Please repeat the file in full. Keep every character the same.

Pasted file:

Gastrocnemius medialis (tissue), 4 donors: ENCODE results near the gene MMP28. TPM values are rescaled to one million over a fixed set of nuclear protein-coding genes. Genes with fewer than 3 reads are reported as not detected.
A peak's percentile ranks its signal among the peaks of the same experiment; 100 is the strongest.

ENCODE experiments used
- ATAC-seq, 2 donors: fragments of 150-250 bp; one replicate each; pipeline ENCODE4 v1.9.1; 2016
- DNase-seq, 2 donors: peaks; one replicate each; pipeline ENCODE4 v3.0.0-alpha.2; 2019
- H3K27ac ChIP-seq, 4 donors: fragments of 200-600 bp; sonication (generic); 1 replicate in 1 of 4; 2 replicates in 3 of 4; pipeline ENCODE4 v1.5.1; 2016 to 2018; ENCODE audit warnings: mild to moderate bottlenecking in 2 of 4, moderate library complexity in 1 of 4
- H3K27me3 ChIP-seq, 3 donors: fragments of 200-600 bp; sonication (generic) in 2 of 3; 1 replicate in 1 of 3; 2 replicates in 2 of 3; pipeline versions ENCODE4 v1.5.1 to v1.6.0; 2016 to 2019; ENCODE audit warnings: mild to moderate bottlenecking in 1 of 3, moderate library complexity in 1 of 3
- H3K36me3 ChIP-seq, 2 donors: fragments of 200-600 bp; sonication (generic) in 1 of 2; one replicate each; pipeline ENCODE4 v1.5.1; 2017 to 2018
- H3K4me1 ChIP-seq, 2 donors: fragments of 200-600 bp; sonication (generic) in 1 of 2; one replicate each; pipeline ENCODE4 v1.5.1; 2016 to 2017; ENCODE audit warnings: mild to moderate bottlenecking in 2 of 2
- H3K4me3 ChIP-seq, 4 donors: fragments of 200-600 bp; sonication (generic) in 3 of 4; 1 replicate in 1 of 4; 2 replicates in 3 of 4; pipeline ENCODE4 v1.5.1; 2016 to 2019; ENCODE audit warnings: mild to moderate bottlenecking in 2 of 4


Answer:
Gastrocnemius medialis (tissue), 4 donors: ENCODE results near the gene MMP28. TPM values are rescaled to one million over a fixed set of nuclear protein-coding genes. Genes with fewer than 3 reads are reported as not detected.
A peak's percentile ranks its signal among the peaks of the same experiment; 100 is the strongest.

ENCODE experiments used
- ATAC-seq, 2 donors: fragments of 150-250 bp; one replicate each; pipeline ENCODE4 v1.9.1; 2016
- DNase-seq, 2 donors: peaks; one replicate each; pipeline ENCODE4 v3.0.0-alpha.2; 2019
- H3K27ac ChIP-seq, 4 donors: fragments of 200-600 bp; sonication (generic); 1 replicate in 1 of 4; 2 replicates in 3 of 4; pipeline ENCODE4 v1.5.1; 2016 to 2018; ENCODE audit warnings: mild to moderate bottlenecking in 2 of 4, moderate library complexity in 1 of 4
- H3K27me3 ChIP-seq, 3 donors: fragments of 200-600 bp; sonication (generic) in 2 of 3; 1 replicate in 1 of 3; 2 replicates in 2 of 3; pipeline versions ENCODE4 v1.5.1 to v1.6.0; 2016 to 2019; ENCODE audit warnings: mild to moderate bottlenecking in 1 of 3, moderate library complexity in 1 of 3
- H3K36me3 ChIP-seq, 2 donors: fragments of 200-600 bp; sonication (generic) in 1 of 2; one replicate each; pipeline ENCODE4 v1.5.1; 2017 to 2018
- H3K4me1 ChIP-seq, 2 donors: fragments of 200-600 bp; sonication (generic) in 1 of 2; one replicate each; pipeline ENCODE4 v1.5.1; 2016 to 2017; ENCODE audit warnings: mild to moderate bottlenecking in 2 of 2
- H3K4me3 ChIP-seq, 4 donors: fragments of 200-600 bp; sonication (generic) in 3 of 4; 1 replicate in 1 of 4; 2 replicates in 3 of 4; pipeline ENCODE4 v1.5.1; 2016 to 2019; ENCODE audit warnings: mild to moderate bottlenecking in 2 of 4